If you received password reset messages from MySejahtera, don’t click on it! Here’s why:

An image showing the alleged password reset messages randomly sent to users.
Source: Alice CH, The Sun Daily

In yet another saga to add on to the current medley of issues faced by MySejahtera app developers, it would now seem that users of the app are receiving unsolicited messages requesting that they reset their account passwords.

Users received password reset messages

A screenshot of the alleged password reset message.
Source: Alice CH
An authentic message from MySejahtera, bearing the 63839 service number.
Source: Wau Post

The messages were indiscriminately sent out to users at random, with many Malaysians receiving them during the early hours of Monday (25th October 2021). Sent from an automated service number 68808, the message claims to have been sent on behalf of the MySejahtera app, and instructs users to reset their passwords by clicking on the link provided in the message. Some have even received emails containing the same password reset link.

An email containing the password reset message from MySejahtera.
Source: Wan Rusyaini

Eagle-eyed netizens have pointed out that legitimate password reset requests from MySejahtera are typically sent from the 63839 automated service number, and not the 68808 number. Moreover, these password reset messages were sent to individuals who did not request to reset their passwords to begin with. For the time being, users are being warned against clicking on the link and potentially falling victim to a data breach or scam, repots Oriental Daily.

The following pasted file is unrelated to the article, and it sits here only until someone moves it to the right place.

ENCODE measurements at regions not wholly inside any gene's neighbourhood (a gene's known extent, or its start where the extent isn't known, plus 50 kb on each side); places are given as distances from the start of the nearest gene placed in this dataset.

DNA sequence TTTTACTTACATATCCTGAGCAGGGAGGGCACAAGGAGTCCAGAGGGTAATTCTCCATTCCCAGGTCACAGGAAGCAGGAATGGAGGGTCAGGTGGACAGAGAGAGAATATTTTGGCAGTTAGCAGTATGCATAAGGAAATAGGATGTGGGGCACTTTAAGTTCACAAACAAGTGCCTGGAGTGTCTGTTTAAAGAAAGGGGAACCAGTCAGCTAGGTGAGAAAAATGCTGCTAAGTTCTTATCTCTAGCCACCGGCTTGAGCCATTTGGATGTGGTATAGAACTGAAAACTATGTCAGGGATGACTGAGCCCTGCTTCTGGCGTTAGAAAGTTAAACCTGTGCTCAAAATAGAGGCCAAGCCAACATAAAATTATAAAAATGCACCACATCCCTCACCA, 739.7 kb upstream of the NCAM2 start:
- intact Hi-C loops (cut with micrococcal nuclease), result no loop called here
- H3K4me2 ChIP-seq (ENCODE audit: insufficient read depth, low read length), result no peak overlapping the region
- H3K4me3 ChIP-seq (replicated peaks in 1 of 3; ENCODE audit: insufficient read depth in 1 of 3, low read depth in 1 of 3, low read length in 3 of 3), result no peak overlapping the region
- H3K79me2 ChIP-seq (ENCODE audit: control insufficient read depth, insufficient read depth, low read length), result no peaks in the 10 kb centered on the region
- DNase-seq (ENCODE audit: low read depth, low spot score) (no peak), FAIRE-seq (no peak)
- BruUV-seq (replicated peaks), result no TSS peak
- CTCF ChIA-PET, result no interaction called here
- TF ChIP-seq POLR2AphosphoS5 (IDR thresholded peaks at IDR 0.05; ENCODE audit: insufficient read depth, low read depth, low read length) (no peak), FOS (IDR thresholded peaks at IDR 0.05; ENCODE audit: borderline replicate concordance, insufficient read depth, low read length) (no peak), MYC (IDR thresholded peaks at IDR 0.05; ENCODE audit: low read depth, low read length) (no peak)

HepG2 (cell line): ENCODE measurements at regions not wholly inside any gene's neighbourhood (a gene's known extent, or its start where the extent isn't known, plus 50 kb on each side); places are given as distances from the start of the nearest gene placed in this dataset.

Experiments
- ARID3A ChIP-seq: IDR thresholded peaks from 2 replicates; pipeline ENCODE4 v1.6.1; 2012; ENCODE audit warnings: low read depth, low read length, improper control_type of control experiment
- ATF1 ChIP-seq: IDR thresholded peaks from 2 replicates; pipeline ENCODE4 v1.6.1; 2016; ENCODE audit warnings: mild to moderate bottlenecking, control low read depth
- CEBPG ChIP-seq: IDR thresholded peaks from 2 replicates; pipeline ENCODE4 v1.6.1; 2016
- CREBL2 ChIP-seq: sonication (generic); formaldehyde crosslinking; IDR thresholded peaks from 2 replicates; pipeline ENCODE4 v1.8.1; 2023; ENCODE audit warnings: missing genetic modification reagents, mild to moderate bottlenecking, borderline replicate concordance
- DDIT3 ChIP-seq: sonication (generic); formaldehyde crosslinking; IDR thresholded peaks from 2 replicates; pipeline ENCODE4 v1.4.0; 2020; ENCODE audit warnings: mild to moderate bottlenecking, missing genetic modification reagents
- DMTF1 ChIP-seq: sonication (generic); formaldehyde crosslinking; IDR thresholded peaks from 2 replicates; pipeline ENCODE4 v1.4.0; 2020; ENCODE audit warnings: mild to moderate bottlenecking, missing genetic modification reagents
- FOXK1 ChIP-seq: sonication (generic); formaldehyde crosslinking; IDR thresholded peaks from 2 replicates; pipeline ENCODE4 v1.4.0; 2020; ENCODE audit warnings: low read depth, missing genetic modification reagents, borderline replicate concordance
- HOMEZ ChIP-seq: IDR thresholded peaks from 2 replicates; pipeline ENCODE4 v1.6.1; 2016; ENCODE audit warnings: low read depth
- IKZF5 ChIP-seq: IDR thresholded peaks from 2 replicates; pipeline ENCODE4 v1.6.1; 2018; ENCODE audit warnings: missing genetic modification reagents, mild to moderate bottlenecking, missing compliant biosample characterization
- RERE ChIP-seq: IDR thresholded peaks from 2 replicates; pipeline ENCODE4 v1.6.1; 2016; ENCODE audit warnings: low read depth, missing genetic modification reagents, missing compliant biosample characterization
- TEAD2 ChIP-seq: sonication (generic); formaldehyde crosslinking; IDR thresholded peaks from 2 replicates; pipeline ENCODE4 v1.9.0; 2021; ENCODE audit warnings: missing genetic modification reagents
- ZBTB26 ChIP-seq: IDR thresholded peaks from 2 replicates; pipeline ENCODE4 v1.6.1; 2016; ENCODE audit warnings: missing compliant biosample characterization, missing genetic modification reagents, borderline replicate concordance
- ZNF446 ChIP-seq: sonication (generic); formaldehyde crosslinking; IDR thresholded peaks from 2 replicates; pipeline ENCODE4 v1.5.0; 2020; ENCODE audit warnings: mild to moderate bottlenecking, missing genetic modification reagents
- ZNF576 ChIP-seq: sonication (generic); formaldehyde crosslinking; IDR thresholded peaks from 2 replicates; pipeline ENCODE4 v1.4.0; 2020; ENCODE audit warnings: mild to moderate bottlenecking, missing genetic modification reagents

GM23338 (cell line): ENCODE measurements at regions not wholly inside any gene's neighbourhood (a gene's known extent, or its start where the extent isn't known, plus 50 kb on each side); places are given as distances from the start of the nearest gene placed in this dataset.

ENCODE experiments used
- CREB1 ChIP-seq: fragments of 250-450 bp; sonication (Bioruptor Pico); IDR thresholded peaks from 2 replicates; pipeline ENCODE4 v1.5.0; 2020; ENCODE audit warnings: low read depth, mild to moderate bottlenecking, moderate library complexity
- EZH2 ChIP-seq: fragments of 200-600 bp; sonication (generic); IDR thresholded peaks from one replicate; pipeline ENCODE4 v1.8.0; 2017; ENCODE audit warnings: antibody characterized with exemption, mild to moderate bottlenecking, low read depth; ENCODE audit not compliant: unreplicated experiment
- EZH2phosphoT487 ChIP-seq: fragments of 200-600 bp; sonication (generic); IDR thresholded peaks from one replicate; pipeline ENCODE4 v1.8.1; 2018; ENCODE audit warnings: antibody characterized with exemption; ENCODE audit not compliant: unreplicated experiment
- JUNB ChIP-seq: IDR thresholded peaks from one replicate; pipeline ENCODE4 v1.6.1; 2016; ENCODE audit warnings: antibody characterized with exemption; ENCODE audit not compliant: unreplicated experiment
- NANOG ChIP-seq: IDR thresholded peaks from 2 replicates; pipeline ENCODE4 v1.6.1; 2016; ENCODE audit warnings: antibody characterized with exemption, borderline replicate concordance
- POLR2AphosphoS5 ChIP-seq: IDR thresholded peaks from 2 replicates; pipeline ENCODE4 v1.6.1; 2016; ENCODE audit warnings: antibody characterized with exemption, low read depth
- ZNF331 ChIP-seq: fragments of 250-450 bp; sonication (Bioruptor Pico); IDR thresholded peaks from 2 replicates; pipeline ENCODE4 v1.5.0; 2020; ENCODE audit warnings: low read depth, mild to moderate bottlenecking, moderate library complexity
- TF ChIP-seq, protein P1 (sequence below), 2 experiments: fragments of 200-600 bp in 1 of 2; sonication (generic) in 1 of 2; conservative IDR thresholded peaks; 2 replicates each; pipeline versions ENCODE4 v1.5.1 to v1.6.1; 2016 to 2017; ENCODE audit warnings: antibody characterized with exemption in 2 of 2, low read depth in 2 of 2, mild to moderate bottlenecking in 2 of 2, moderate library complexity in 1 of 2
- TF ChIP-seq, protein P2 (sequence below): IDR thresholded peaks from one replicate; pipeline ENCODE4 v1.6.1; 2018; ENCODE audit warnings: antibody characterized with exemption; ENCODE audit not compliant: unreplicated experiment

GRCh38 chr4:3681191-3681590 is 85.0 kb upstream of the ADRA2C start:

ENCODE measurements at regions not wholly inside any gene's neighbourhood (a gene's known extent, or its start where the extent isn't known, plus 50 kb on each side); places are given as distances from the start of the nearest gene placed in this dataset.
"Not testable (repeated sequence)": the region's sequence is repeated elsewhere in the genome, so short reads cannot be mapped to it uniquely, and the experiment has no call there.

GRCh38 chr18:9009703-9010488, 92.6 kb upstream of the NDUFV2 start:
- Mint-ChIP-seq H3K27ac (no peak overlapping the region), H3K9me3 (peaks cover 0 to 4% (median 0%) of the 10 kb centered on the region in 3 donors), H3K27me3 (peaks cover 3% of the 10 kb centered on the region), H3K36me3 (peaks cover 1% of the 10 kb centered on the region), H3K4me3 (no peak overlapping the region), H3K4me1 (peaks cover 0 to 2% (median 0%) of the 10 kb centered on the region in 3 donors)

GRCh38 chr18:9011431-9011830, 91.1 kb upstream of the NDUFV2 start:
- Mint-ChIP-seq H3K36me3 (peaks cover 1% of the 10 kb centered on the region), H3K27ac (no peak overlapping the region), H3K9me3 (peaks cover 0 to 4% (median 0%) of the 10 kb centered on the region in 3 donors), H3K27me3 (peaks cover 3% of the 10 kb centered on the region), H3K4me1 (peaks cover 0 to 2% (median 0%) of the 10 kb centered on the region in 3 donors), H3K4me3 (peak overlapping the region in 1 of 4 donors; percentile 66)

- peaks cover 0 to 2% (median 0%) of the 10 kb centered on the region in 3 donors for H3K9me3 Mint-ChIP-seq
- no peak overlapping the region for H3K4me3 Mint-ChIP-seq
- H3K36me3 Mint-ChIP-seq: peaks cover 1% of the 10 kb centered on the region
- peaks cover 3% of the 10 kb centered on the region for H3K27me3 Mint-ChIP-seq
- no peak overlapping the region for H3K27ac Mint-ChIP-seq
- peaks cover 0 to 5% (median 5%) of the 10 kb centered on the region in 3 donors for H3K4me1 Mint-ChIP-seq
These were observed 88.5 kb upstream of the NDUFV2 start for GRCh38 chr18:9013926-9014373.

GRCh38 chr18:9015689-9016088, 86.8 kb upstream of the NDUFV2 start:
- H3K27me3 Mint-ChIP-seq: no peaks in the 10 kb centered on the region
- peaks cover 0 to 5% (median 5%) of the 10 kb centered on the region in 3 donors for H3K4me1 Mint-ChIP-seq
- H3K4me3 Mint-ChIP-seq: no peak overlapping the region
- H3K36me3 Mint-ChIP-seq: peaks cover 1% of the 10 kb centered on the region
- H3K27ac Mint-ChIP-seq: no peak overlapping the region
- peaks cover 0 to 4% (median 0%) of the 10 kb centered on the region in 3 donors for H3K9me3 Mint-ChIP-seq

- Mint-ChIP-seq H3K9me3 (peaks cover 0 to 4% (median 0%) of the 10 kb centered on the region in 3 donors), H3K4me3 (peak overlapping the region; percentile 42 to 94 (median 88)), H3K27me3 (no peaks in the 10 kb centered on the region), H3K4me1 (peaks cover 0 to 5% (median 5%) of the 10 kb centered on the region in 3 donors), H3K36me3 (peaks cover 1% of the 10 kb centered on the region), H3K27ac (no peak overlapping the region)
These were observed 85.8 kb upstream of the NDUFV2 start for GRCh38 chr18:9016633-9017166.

Malicious scripts attributed to earlier spam emails and messages

This new incident has further fueled concerns among Malaysians concerning the safety and security of the MySejahtera contact tracing app. Just a week prior, users had received both SMS messages containing alleged OTP check-ins, as well as spam emails that contained images of 1980s British pop-singer Rick Astley from his music video for ‘Never Gonna Give You Up’.

App developers behind MySejahtera have since come forward to state that the issues were due to ‘malicious scripts’ that have gained accessed and misused the application’s QR check-in function, and reassured users that no data was compromised as a result. However, no mention has yet been made about the new slew of password reset messages received by netizens since yesterday (25th October 2021).

Wau Post has reached out to the MySejahtera team for comment on the matter.

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Also read: Did you receive a mysterious OTP message from MySejahtera? Here’s why:

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